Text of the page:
Chris, as he takes us round the Roastery, explains how his first big break was working for James Finlays of London, one of the biggest tea producers in the world, with responsibility for buying Ceylon teas to go into Sainsbury’s Green Label, which resulted in him spending an exciting year in Sri Lanka, at the Colombo auction houses at the age of 20, where he would do the tasting for up to 400 hundred different teas in a day. Going back to live in Asia in 1970 was his idea of heaven as he could indulge in street hoppers and spicy sambal while learning from the island’s finest tea makers. So he could identify the different tea tastes, he sipped milk between each batch to neutralise the taste of the last one and then put a broker’s price on it. Like his father who founded Edgcumbes Coffee Roasters & Tea Blenders in 1981, he grew to love tea mixology and has never looked back from his four exciting years with Finlays, whose bush-to-cup success goes back to 1750 when tea became all the rage as a result of the golden age of trade. He also fell in love with the coffee bean process after several exciting years in Kenya, applying the knowledge that the mix is key to any award-winning drink.
As we watched the coffee roasting machine turn through the sea of beans, taking out small stones and discussed the incredible range of blends, Chris explained proudly, ‘Our company now spans two generations, and when Frank Edgcumbe-Rendle my dad retired from his job as a jute and tea trader in Calcutta (now Kolkata) and moved back to the UK, he was distraught to discover he couldn’t find any decent loose-leaf tea and so he sat at the kitchen table with a set of scales and blended some high-quality Assam and Kenyan tea leaves together. He called the blend Rusper, after the West Sussex village where he grew up, and decided to sell a few packets, calling the newly formed company Edgcumbes – his traditional family name with lots of Cornish/Devon Celtic connections. The couple believes, along with their dynamic young team, that locally, fresh-roasted coffees and hand-blended loose-leaf teas ALWAYS taste better than commercially packaged products. Combine this with the voodoo of the setting, entertaining staff, quirky sustainable furnishings and a philosophy of bring your own take-away cup for a discount. If you have more time, of course stay and learn for a while about this fascinating business in the sun drench courtyard – here regulars talk about the seasonal range of 5 or 6 coffee styles, many of them have taken the time to enjoy one of their many amazing courses that are done in a superb teaching area next to the EDGE café.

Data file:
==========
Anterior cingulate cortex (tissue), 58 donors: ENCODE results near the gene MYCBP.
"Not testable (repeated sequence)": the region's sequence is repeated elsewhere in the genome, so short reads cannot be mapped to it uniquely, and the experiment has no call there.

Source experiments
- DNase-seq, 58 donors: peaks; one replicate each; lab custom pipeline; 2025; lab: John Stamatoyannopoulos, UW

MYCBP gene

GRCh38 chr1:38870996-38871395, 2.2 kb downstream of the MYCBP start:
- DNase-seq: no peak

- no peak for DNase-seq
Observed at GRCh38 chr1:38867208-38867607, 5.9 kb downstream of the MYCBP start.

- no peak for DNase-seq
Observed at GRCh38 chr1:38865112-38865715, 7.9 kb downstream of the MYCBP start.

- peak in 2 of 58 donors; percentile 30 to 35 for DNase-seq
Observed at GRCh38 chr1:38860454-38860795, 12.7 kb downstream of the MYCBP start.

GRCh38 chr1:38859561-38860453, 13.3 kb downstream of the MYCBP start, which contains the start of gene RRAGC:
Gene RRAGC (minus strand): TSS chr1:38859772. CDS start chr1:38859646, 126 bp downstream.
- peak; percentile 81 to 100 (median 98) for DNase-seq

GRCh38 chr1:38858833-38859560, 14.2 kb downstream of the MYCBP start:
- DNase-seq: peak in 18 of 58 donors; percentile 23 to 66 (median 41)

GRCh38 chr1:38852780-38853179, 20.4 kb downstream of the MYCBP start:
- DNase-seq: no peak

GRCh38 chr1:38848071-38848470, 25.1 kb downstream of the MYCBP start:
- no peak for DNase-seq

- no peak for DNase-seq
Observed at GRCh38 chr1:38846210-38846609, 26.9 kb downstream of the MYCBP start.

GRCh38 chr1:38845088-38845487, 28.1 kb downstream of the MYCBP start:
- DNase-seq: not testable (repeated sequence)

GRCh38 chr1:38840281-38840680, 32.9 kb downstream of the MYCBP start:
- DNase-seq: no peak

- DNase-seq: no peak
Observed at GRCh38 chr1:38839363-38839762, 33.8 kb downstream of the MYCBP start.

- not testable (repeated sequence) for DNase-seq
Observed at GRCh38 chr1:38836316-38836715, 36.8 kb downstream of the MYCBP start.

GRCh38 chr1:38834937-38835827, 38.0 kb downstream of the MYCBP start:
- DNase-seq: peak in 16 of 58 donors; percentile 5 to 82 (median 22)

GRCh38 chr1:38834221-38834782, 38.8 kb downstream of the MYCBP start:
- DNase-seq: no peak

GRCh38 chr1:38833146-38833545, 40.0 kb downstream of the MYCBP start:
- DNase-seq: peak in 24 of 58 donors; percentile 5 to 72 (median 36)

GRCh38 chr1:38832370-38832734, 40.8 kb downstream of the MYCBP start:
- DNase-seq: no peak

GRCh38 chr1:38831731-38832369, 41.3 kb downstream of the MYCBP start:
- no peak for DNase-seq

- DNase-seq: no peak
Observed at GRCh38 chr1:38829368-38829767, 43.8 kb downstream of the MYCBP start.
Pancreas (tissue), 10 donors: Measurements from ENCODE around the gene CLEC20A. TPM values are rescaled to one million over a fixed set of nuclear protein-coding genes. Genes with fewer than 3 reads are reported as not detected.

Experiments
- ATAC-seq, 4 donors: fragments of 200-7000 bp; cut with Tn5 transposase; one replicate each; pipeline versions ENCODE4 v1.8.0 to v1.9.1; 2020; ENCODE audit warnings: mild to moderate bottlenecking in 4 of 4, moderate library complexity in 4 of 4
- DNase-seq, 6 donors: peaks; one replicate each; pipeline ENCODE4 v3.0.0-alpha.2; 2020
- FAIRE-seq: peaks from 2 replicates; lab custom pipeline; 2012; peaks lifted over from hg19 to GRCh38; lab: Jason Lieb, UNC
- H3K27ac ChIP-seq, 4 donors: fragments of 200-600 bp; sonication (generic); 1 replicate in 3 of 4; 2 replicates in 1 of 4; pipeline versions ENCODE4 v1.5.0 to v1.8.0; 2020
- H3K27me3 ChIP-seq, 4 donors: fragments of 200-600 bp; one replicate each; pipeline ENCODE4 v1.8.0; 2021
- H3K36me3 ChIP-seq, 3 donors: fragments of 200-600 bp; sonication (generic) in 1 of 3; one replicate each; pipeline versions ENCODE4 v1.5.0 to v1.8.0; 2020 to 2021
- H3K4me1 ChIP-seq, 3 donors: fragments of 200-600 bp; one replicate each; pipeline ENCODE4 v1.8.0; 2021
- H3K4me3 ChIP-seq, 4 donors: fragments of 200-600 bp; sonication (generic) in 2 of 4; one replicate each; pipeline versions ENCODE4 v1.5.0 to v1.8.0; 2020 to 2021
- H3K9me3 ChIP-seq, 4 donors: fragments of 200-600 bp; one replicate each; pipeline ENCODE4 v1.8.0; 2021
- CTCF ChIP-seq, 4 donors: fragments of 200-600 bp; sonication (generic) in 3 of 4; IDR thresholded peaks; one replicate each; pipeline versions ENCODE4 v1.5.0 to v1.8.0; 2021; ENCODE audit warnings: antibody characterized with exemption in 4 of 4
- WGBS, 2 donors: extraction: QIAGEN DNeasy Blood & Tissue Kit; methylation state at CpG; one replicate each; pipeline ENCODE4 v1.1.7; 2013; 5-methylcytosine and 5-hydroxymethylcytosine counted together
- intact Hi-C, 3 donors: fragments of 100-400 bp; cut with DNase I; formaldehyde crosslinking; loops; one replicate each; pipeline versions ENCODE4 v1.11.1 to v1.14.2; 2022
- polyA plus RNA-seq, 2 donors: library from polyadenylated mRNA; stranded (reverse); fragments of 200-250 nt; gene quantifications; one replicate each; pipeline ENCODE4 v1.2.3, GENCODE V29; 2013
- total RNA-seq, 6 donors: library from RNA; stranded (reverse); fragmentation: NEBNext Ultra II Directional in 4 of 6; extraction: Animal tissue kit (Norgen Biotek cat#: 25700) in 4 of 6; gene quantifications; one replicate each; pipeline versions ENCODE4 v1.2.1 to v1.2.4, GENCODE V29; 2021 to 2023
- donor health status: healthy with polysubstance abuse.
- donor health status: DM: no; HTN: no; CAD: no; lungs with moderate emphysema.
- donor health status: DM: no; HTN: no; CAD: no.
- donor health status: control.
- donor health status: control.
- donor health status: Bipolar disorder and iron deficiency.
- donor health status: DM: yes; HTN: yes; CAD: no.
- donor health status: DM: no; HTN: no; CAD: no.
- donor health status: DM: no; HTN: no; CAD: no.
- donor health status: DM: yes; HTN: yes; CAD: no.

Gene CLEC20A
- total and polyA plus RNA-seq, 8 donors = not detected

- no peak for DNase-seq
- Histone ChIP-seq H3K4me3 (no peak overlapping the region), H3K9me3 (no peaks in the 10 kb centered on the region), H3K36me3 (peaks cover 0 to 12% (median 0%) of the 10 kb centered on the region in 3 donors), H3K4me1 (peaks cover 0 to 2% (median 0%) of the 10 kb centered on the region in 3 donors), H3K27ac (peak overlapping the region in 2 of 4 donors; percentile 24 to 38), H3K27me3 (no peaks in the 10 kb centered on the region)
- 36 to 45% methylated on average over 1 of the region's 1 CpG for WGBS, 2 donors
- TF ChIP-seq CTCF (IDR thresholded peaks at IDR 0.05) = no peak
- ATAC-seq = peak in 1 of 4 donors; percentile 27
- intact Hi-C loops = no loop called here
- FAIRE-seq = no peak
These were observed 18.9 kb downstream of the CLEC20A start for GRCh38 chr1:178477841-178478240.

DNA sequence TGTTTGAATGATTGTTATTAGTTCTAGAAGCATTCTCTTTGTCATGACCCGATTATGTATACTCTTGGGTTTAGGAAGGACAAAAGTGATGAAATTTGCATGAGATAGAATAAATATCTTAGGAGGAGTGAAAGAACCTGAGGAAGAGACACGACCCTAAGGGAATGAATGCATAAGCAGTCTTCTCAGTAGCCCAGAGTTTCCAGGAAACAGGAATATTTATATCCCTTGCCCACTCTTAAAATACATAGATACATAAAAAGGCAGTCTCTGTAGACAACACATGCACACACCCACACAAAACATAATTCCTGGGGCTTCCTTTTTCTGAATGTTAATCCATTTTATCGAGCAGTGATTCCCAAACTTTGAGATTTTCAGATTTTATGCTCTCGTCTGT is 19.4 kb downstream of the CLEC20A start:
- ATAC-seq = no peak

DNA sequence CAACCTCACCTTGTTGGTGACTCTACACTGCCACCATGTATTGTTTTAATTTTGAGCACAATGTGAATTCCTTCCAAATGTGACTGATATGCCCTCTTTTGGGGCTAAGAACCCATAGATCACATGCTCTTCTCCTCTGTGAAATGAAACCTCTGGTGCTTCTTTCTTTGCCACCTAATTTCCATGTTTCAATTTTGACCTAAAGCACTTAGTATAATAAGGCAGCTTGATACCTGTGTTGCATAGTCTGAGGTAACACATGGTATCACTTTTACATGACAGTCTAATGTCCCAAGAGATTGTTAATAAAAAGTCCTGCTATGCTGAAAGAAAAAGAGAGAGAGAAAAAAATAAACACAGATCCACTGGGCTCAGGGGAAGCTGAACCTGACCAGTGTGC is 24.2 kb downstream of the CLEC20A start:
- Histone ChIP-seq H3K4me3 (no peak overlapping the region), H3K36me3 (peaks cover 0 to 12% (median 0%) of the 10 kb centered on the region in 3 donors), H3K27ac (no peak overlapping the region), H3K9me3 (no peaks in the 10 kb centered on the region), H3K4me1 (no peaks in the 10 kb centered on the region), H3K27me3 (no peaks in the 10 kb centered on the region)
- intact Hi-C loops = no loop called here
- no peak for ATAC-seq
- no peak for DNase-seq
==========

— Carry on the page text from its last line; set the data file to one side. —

Asked about the future, both Chris and Alice are excited by the prospect of travelling the world together while sourcing and learning about ever more blends, roasting techniques and whatever else might go with coffee and tea. A little tipple of something stronger, now and again, also, wouldn’t go amiss. So far their travels have taken them to Colombia, Costa Rica, Vietnam and Kenya.
Get in touch with Edgcumbes, and you might have an opportunity to try Christopher’s other business, Rendle’s Original Pink Gin, created by his father while fighting in the 16th Light Cavalry in India during World War 2. Captain Frank Edgcumbe-Rendle, to deal with the horrors of war, created his own secret recipe by adding spices and herbs from the Orient and made sure he knew it was his bottle of gin by adding Hibiscus for its pink colouring. Rendle’s Original Gin now the talk of the American and Canadian people, Christopher believes it’s time to take it back to where it all started -Asia as its infusion and story is all about the magic and mystique of the Orient. As Serendipity has it, Alice and Christopher are going next on their travels to research Sri Lankan tea and watch the English team play cricket this October in Galle Fort International stadium, which ironically is where the British use to race horses!
Photos © Juliet Coombe, Photojournalist